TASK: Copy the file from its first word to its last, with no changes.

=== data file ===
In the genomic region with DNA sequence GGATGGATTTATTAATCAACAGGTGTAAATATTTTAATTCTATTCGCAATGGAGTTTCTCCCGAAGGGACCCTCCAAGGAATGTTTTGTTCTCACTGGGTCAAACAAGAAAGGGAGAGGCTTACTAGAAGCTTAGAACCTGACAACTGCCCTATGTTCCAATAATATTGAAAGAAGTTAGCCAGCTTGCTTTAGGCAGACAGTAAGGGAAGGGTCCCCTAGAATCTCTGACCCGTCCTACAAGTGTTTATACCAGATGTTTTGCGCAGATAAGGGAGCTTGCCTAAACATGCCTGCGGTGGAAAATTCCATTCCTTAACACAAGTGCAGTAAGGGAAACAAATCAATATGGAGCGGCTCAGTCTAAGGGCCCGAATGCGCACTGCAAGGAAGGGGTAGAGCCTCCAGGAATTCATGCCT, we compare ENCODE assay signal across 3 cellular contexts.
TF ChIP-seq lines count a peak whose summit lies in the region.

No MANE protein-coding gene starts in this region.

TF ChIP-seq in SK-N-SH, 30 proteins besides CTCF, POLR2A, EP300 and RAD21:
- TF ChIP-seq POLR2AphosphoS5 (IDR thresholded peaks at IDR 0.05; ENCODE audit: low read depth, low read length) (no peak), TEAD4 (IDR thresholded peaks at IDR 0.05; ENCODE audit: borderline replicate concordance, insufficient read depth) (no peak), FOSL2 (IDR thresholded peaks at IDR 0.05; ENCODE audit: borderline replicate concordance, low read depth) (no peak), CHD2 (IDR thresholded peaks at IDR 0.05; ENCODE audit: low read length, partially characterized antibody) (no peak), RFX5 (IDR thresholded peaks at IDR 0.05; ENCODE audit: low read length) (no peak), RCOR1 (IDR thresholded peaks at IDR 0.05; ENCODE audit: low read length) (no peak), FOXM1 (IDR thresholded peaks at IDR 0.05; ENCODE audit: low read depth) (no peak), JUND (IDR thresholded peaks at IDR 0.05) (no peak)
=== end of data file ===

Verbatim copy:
In the genomic region with DNA sequence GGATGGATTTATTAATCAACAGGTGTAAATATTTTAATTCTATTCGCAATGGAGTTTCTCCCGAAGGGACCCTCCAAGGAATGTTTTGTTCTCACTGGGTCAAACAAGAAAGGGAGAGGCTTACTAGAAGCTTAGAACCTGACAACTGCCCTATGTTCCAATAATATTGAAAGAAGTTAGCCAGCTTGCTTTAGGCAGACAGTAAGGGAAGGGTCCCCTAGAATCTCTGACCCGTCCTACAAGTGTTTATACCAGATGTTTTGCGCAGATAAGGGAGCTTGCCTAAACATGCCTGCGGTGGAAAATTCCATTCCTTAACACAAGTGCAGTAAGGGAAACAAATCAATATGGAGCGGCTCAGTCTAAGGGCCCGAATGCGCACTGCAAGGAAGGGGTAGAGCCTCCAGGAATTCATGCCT, we compare ENCODE assay signal across 3 cellular contexts.
TF ChIP-seq lines count a peak whose summit lies in the region.

No MANE protein-coding gene starts in this region.

TF ChIP-seq in SK-N-SH, 30 proteins besides CTCF, POLR2A, EP300 and RAD21:
- TF ChIP-seq POLR2AphosphoS5 (IDR thresholded peaks at IDR 0.05; ENCODE audit: low read depth, low read length) (no peak), TEAD4 (IDR thresholded peaks at IDR 0.05; ENCODE audit: borderline replicate concordance, insufficient read depth) (no peak), FOSL2 (IDR thresholded peaks at IDR 0.05; ENCODE audit: borderline replicate concordance, low read depth) (no peak), CHD2 (IDR thresholded peaks at IDR 0.05; ENCODE audit: low read length, partially characterized antibody) (no peak), RFX5 (IDR thresholded peaks at IDR 0.05; ENCODE audit: low read length) (no peak), RCOR1 (IDR thresholded peaks at IDR 0.05; ENCODE audit: low read length) (no peak), FOXM1 (IDR thresholded peaks at IDR 0.05; ENCODE audit: low read depth) (no peak), JUND (IDR thresholded peaks at IDR 0.05) (no peak)